A former U.S. intel officer ask rhetorically, “Would GVG, in constructing a lawful intercept capability for a sub-Saharan nation, build into that system, their own access into the lawful intercept capability thereby giving them tremendous insight into what that (state) thinks or does about its security?”… “Those are dangers.”

“Even if there aren’t any backdoors, which is a large and doubtful hypothesis, just GVG as an Asset of China, having access to the architecture of your system is a tremendous advantage for the Chinese should they want to engage in any electronic surveillance, any electronic eavesdropping,” the Officer added.

“The Chinese see themselves in a global economic competition with the United States, and they see real advantages of at least having the possibility of exploiting [African] networks in the future,” he added.

While Chinese businesses are “omnipresent” in Africa, this isn’t necessarily a bad thing, a recently retired senior U.S. military official with experience on the continent told FP. “A lot of that is resource driven, extracting resources to fuel the Chinese economy and they get access to those resources through infrastructure [building projects], low-rate loans, those kinds of things. The Chinese are building roads, bridges, government buildings all over Africa. That’s a very good thing, it’s needed.”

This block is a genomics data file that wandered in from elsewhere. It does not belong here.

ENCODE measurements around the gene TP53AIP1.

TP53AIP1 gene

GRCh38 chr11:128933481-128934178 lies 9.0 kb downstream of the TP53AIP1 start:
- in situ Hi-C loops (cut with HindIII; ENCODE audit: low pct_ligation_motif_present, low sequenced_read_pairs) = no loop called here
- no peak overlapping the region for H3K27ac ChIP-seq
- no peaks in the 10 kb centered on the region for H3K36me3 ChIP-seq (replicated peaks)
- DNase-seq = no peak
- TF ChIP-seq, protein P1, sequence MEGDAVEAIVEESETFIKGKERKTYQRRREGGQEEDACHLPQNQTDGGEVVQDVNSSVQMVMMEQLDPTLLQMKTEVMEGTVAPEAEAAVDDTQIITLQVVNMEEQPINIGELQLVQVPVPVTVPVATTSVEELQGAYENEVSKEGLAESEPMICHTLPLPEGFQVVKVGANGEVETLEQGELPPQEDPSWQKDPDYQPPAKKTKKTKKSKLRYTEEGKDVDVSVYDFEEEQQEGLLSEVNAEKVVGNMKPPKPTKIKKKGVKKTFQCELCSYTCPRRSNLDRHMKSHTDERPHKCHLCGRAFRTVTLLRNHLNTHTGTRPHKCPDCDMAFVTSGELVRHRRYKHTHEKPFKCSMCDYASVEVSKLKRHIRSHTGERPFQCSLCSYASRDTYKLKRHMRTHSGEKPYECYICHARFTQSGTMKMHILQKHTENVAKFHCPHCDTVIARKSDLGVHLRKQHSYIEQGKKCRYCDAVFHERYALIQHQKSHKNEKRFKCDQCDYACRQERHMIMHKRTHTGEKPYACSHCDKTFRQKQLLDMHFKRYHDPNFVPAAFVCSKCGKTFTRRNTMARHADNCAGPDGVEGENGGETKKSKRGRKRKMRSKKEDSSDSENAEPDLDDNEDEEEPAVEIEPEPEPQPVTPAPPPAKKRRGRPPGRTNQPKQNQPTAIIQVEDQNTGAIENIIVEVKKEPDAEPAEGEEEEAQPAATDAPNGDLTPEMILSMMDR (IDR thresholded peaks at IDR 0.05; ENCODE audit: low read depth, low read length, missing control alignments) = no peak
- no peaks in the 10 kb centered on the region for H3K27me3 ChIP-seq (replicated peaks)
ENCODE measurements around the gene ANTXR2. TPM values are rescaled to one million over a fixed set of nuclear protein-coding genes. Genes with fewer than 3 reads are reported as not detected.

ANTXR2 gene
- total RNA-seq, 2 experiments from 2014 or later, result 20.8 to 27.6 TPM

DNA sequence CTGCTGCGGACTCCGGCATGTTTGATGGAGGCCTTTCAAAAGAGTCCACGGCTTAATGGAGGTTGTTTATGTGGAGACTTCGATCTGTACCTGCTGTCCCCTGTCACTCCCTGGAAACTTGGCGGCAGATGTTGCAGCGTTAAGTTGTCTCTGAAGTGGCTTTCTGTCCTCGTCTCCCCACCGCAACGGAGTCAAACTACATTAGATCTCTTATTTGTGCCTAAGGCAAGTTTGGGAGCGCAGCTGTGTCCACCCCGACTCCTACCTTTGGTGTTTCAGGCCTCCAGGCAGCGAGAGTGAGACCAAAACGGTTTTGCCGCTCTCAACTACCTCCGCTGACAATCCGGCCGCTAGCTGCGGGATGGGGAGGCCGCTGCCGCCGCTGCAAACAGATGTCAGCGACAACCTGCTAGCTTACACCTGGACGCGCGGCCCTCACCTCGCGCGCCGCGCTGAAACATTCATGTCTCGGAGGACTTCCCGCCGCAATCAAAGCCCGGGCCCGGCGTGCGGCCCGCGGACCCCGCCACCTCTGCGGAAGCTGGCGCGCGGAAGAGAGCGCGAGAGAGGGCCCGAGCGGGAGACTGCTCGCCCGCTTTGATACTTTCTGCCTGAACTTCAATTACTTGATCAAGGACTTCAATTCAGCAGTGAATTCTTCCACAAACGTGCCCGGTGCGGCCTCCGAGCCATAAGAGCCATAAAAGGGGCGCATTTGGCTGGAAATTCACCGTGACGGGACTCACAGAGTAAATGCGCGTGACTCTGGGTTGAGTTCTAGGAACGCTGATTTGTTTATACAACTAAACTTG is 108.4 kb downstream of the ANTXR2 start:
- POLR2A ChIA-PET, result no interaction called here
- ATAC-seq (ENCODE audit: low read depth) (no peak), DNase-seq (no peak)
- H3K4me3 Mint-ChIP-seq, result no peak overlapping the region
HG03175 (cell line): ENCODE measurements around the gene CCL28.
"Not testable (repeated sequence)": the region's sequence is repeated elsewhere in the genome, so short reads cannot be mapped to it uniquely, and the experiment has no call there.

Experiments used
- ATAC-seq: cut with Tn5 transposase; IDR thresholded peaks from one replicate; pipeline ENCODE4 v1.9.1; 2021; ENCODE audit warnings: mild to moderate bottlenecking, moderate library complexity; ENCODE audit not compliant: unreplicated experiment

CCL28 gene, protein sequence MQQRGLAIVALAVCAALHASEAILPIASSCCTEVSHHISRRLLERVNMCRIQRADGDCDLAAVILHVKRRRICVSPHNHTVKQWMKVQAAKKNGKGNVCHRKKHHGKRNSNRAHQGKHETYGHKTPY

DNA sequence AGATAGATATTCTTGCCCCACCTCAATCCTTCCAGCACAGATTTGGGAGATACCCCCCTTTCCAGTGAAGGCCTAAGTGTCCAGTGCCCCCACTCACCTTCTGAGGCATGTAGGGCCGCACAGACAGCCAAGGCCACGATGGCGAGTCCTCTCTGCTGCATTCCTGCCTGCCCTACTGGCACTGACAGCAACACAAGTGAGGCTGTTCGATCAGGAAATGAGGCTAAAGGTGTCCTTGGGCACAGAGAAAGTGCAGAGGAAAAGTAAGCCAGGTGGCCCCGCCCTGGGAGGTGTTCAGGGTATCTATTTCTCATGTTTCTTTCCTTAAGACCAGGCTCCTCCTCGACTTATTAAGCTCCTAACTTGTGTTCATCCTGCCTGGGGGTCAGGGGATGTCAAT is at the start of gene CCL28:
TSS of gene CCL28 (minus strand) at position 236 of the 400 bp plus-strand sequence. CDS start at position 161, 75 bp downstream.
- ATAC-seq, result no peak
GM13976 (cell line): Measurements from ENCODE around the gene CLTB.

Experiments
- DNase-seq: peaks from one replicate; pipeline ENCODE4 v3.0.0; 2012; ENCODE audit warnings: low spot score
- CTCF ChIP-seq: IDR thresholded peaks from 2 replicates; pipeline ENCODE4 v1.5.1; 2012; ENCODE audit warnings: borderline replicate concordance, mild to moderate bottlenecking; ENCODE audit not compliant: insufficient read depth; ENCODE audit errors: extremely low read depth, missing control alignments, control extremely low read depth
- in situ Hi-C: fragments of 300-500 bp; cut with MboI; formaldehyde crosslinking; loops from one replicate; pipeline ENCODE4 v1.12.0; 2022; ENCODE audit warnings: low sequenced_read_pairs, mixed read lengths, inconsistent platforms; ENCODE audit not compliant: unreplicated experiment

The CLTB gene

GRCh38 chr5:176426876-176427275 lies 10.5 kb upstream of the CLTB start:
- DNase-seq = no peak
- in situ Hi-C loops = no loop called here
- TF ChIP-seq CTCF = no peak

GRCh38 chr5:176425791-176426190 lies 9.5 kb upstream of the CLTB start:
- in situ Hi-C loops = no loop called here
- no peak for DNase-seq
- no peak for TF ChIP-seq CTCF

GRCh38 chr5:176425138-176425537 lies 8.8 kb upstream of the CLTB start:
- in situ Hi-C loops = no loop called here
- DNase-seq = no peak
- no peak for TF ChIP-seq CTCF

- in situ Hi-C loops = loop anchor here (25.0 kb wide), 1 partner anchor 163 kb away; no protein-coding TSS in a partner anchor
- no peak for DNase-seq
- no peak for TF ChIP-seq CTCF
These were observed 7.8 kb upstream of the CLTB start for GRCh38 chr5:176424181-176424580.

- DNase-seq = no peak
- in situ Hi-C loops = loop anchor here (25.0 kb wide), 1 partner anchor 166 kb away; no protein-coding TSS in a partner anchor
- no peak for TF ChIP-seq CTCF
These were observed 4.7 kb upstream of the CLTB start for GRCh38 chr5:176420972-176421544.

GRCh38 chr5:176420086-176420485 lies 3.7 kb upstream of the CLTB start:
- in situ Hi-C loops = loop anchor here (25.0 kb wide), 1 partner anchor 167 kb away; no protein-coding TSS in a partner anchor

GVG’s deep involvement in African networks could only further China’s economic expansion on the continent. It could give the Chinese an edge in almost any business deal or security matter on the continent. U.S. cybersecurity experts have repeatedly cited cases of Chinese hackers stealing American corporations’ negotiating strategies and business plans in order to give rival Chinese companies a leg up on their American counterparts.

In addition to giving GVG — and potentially the Chinese government — vital intelligence on African nations, that access to Africa’s telecommunications infrastructure could make it even easier for Chinese hackers to disguise their attacks by rerouting them through the continent. Basically, the continent could serve as a giant laundromat for Chinese cyber-aggression.

One could imagine a situation where the Chinese management of Africa’s backbone in effect turns much of the continent into a ‘bullet-proof web host’,” that permit illegal activities. In that case, laundering of bad cyber behaviors through these backbones could easily be largely untouchable and uncontrollable externally by other nations.